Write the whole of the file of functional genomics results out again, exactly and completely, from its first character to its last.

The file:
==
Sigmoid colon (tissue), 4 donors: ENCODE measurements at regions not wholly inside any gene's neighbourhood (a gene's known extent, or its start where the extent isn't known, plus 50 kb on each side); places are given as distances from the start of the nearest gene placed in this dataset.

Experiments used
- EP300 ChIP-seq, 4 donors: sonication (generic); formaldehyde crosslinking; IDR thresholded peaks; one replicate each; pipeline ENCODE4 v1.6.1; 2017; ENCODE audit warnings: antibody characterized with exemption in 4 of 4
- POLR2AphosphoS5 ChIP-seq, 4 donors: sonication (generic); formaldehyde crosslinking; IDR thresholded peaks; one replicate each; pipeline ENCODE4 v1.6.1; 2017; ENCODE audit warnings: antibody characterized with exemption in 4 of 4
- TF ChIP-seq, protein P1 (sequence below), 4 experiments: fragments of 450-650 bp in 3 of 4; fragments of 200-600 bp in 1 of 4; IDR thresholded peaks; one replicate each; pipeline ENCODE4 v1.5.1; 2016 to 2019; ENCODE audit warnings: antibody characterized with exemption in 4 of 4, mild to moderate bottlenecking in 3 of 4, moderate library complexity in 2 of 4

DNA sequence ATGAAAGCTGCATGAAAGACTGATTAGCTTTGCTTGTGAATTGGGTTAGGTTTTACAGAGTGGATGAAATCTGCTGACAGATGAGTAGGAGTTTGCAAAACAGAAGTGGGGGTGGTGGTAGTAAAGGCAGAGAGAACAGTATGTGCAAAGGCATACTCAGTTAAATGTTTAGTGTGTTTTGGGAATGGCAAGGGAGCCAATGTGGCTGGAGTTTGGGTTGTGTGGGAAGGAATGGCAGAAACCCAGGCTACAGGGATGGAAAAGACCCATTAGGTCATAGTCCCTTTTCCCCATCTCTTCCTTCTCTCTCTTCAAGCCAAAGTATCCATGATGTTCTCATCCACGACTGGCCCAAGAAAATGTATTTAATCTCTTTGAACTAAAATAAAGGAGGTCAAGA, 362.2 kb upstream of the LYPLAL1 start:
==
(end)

Sigmoid colon (tissue), 4 donors: ENCODE measurements at regions not wholly inside any gene's neighbourhood (a gene's known extent, or its start where the extent isn't known, plus 50 kb on each side); places are given as distances from the start of the nearest gene placed in this dataset.

Experiments used
- EP300 ChIP-seq, 4 donors: sonication (generic); formaldehyde crosslinking; IDR thresholded peaks; one replicate each; pipeline ENCODE4 v1.6.1; 2017; ENCODE audit warnings: antibody characterized with exemption in 4 of 4
- POLR2AphosphoS5 ChIP-seq, 4 donors: sonication (generic); formaldehyde crosslinking; IDR thresholded peaks; one replicate each; pipeline ENCODE4 v1.6.1; 2017; ENCODE audit warnings: antibody characterized with exemption in 4 of 4
- TF ChIP-seq, protein P1 (sequence below), 4 experiments: fragments of 450-650 bp in 3 of 4; fragments of 200-600 bp in 1 of 4; IDR thresholded peaks; one replicate each; pipeline ENCODE4 v1.5.1; 2016 to 2019; ENCODE audit warnings: antibody characterized with exemption in 4 of 4, mild to moderate bottlenecking in 3 of 4, moderate library complexity in 2 of 4

DNA sequence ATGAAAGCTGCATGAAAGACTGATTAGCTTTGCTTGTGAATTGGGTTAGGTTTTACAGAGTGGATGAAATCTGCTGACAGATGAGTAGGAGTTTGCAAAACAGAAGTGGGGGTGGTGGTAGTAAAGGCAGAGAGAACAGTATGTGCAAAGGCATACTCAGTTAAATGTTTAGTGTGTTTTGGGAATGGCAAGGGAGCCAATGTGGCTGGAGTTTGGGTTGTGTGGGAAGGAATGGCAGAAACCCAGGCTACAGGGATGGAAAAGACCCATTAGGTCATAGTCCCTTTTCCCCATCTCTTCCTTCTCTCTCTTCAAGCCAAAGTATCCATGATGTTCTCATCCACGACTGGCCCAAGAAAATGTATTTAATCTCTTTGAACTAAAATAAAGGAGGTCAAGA, 362.2 kb upstream of the LYPLAL1 start: